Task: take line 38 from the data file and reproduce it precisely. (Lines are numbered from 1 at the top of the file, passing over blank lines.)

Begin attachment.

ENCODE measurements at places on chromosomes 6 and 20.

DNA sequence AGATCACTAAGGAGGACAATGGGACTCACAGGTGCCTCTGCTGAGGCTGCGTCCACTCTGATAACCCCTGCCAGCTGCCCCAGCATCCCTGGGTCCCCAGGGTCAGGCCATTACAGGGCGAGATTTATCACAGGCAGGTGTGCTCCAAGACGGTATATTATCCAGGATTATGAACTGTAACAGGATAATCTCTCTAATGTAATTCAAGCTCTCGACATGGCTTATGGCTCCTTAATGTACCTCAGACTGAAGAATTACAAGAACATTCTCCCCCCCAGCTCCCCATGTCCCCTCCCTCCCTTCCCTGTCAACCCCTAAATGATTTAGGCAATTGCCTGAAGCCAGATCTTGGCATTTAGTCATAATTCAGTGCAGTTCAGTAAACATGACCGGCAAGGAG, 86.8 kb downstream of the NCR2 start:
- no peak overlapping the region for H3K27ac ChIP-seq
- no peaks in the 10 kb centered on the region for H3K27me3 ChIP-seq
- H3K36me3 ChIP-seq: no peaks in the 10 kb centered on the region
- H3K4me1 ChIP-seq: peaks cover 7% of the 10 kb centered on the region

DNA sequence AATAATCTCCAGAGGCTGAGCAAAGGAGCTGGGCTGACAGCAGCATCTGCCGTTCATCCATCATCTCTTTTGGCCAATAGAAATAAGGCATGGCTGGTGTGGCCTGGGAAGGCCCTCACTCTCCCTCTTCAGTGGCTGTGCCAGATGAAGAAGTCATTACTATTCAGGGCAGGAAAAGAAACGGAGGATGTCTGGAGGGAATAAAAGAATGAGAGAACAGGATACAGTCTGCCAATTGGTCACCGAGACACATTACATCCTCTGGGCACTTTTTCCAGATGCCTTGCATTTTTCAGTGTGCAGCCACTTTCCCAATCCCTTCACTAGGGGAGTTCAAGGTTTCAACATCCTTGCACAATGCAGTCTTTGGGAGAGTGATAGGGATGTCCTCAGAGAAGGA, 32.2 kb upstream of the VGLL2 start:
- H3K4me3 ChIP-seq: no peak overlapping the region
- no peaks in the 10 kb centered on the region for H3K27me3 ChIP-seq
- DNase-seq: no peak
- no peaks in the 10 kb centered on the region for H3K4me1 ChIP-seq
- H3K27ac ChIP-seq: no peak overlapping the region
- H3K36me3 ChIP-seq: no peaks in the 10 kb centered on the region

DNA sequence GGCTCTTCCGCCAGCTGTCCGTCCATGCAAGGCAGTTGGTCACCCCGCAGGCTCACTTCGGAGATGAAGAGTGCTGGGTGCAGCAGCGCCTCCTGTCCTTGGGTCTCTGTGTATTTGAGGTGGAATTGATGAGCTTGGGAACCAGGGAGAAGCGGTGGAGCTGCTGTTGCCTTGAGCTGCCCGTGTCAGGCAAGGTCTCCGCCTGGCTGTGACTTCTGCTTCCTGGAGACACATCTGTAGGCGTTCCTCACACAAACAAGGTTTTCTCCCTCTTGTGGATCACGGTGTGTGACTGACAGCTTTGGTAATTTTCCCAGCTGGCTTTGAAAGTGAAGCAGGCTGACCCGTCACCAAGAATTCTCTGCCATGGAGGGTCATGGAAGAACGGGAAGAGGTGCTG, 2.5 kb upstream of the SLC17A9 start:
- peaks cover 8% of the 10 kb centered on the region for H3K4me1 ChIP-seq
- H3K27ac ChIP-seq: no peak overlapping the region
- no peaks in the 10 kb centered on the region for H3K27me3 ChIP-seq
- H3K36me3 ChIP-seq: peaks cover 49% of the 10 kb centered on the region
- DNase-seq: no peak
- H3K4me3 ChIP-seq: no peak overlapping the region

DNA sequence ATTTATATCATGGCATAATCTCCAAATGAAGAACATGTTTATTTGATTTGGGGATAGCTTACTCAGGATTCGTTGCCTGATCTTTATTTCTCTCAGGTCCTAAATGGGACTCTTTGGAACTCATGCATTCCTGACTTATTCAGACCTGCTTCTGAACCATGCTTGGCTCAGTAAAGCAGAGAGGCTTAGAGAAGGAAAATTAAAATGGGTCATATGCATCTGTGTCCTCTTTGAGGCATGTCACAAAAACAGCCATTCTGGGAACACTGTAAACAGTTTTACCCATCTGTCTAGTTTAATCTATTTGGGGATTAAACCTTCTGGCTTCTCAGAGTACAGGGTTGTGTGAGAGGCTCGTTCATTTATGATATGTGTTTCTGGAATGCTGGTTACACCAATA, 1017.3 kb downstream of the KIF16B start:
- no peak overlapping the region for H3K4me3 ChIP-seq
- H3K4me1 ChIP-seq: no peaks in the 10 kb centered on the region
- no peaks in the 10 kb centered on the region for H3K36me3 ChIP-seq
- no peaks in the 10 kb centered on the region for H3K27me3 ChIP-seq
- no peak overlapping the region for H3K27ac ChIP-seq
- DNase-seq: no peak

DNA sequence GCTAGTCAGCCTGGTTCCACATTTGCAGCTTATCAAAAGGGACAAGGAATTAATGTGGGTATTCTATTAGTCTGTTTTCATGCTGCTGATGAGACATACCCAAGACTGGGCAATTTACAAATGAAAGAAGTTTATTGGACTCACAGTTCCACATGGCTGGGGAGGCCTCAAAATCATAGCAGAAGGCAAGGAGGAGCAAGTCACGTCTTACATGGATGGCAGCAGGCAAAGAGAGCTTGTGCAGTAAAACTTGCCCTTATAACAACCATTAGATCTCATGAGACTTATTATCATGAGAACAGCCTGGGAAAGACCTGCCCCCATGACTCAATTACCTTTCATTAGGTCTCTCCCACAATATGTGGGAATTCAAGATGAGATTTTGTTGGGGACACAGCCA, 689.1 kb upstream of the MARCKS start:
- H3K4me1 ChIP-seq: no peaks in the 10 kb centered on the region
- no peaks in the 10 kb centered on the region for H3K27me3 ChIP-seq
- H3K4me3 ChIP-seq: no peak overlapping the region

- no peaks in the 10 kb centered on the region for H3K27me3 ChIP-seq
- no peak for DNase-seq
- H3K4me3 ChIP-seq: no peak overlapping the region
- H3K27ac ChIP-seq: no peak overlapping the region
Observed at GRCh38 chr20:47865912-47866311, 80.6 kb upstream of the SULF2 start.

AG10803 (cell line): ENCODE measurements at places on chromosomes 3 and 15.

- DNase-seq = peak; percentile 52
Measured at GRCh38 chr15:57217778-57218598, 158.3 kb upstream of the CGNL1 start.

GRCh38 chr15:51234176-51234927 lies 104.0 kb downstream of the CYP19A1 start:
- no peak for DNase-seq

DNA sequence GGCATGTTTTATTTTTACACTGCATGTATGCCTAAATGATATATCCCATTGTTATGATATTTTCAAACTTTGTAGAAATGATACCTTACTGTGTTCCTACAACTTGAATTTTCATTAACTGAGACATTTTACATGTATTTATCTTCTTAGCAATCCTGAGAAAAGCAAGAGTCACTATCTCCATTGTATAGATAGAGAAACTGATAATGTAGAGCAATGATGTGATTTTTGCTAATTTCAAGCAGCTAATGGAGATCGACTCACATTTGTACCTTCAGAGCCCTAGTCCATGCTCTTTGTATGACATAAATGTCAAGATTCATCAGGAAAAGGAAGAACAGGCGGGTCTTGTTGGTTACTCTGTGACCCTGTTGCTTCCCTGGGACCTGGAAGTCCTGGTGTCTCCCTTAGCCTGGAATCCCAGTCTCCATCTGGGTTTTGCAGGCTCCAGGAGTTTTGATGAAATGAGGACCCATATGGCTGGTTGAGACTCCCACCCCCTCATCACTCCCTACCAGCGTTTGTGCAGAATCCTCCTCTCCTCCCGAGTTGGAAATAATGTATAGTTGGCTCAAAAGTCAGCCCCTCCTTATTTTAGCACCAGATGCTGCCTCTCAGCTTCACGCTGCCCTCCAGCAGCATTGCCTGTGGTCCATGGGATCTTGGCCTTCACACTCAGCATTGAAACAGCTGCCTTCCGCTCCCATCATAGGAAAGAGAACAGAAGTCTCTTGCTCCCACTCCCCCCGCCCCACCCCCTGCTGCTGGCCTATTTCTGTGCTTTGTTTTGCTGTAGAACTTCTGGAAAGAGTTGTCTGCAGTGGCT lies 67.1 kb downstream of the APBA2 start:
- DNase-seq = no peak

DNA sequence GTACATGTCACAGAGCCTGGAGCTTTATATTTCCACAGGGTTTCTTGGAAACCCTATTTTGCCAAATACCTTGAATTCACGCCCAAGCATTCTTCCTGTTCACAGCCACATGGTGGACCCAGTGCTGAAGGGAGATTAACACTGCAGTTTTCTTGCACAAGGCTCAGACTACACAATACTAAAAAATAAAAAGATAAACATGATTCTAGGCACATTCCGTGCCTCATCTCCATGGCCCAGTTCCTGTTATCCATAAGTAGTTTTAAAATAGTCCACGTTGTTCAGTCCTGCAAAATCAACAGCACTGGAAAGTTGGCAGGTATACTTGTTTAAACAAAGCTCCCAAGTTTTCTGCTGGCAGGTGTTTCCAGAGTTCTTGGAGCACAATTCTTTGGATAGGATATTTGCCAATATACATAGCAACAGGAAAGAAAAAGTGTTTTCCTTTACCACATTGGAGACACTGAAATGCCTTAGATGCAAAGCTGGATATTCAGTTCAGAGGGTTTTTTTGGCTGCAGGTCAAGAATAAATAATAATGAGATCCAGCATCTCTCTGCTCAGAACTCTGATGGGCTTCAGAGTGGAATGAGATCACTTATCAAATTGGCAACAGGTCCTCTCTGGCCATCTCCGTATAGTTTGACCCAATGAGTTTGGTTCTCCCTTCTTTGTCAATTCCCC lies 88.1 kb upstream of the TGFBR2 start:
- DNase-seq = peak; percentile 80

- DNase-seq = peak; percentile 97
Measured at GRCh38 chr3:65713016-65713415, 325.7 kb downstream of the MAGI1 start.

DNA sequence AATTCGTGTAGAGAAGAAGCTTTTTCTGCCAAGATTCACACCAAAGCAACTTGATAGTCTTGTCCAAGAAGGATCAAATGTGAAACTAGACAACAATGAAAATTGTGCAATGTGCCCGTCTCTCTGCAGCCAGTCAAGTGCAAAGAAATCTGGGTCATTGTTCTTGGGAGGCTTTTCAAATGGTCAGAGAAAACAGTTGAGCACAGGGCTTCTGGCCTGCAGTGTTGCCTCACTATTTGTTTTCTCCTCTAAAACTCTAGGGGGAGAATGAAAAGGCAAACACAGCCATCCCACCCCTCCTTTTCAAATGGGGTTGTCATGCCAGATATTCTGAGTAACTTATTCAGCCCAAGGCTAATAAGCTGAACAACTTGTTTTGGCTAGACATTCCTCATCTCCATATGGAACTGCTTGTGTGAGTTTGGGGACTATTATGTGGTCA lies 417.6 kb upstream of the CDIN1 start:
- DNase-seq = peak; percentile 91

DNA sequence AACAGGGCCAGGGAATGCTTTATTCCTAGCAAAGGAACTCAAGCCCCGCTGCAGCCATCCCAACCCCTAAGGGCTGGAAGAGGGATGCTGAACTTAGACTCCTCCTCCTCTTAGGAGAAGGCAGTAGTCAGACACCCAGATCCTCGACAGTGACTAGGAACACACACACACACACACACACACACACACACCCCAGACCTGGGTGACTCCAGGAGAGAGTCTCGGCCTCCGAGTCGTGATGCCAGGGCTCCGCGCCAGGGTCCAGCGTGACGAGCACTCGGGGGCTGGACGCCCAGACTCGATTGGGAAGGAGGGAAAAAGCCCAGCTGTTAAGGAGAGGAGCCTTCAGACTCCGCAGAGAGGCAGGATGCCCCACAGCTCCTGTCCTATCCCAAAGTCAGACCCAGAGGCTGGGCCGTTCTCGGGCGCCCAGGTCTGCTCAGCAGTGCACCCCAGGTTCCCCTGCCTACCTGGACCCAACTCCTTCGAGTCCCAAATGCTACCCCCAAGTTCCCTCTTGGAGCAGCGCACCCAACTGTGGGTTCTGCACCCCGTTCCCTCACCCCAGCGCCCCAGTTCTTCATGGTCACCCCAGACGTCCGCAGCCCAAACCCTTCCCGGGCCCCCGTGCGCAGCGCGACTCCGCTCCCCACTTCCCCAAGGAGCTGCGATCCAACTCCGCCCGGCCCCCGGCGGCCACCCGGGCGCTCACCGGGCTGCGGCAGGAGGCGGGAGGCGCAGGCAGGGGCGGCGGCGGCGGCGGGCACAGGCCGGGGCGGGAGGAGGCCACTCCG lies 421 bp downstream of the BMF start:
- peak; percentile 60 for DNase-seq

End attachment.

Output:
- DNase-seq = peak; percentile 52